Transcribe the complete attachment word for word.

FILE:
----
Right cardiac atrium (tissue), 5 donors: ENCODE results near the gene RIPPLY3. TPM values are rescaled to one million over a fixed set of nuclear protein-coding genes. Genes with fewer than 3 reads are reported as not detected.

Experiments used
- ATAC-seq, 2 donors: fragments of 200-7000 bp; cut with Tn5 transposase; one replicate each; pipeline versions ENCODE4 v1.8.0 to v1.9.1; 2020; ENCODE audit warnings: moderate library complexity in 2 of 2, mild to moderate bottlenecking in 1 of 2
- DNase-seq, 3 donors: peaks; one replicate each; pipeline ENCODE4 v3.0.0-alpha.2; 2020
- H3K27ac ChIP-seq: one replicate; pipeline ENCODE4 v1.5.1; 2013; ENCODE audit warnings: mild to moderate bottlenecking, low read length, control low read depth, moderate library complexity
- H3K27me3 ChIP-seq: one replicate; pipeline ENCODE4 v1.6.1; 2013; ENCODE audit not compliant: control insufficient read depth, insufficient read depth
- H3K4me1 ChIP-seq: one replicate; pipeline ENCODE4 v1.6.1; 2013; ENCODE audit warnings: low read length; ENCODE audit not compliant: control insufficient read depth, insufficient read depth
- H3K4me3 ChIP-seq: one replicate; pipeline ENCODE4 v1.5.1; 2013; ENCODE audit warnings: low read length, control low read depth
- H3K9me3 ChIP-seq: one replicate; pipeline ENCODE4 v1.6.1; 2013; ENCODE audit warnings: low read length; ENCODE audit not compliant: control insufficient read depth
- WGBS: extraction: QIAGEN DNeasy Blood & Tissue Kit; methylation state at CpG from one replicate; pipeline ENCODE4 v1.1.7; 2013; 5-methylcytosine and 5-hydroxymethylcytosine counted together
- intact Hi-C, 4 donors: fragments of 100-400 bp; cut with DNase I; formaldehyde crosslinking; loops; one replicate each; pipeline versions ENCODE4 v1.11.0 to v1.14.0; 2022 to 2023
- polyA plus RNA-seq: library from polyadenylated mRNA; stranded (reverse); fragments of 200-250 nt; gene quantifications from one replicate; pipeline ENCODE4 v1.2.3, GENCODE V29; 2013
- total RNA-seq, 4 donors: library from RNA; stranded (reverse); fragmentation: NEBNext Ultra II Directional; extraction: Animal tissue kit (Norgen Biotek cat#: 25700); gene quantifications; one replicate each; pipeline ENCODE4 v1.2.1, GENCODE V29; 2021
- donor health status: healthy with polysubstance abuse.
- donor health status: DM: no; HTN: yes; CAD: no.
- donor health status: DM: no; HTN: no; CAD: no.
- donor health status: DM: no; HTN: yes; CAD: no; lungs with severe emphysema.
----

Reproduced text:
Right cardiac atrium (tissue), 5 donors: ENCODE results near the gene RIPPLY3. TPM values are rescaled to one million over a fixed set of nuclear protein-coding genes. Genes with fewer than 3 reads are reported as not detected.

Experiments used
- ATAC-seq, 2 donors: fragments of 200-7000 bp; cut with Tn5 transposase; one replicate each; pipeline versions ENCODE4 v1.8.0 to v1.9.1; 2020; ENCODE audit warnings: moderate library complexity in 2 of 2, mild to moderate bottlenecking in 1 of 2
- DNase-seq, 3 donors: peaks; one replicate each; pipeline ENCODE4 v3.0.0-alpha.2; 2020
- H3K27ac ChIP-seq: one replicate; pipeline ENCODE4 v1.5.1; 2013; ENCODE audit warnings: mild to moderate bottlenecking, low read length, control low read depth, moderate library complexity
- H3K27me3 ChIP-seq: one replicate; pipeline ENCODE4 v1.6.1; 2013; ENCODE audit not compliant: control insufficient read depth, insufficient read depth
- H3K4me1 ChIP-seq: one replicate; pipeline ENCODE4 v1.6.1; 2013; ENCODE audit warnings: low read length; ENCODE audit not compliant: control insufficient read depth, insufficient read depth
- H3K4me3 ChIP-seq: one replicate; pipeline ENCODE4 v1.5.1; 2013; ENCODE audit warnings: low read length, control low read depth
- H3K9me3 ChIP-seq: one replicate; pipeline ENCODE4 v1.6.1; 2013; ENCODE audit warnings: low read length; ENCODE audit not compliant: control insufficient read depth
- WGBS: extraction: QIAGEN DNeasy Blood & Tissue Kit; methylation state at CpG from one replicate; pipeline ENCODE4 v1.1.7; 2013; 5-methylcytosine and 5-hydroxymethylcytosine counted together
- intact Hi-C, 4 donors: fragments of 100-400 bp; cut with DNase I; formaldehyde crosslinking; loops; one replicate each; pipeline versions ENCODE4 v1.11.0 to v1.14.0; 2022 to 2023
- polyA plus RNA-seq: library from polyadenylated mRNA; stranded (reverse); fragments of 200-250 nt; gene quantifications from one replicate; pipeline ENCODE4 v1.2.3, GENCODE V29; 2013
- total RNA-seq, 4 donors: library from RNA; stranded (reverse); fragmentation: NEBNext Ultra II Directional; extraction: Animal tissue kit (Norgen Biotek cat#: 25700); gene quantifications; one replicate each; pipeline ENCODE4 v1.2.1, GENCODE V29; 2021
- donor health status: healthy with polysubstance abuse.
- donor health status: DM: no; HTN: yes; CAD: no.
- donor health status: DM: no; HTN: no; CAD: no.
- donor health status: DM: no; HTN: yes; CAD: no; lungs with severe emphysema.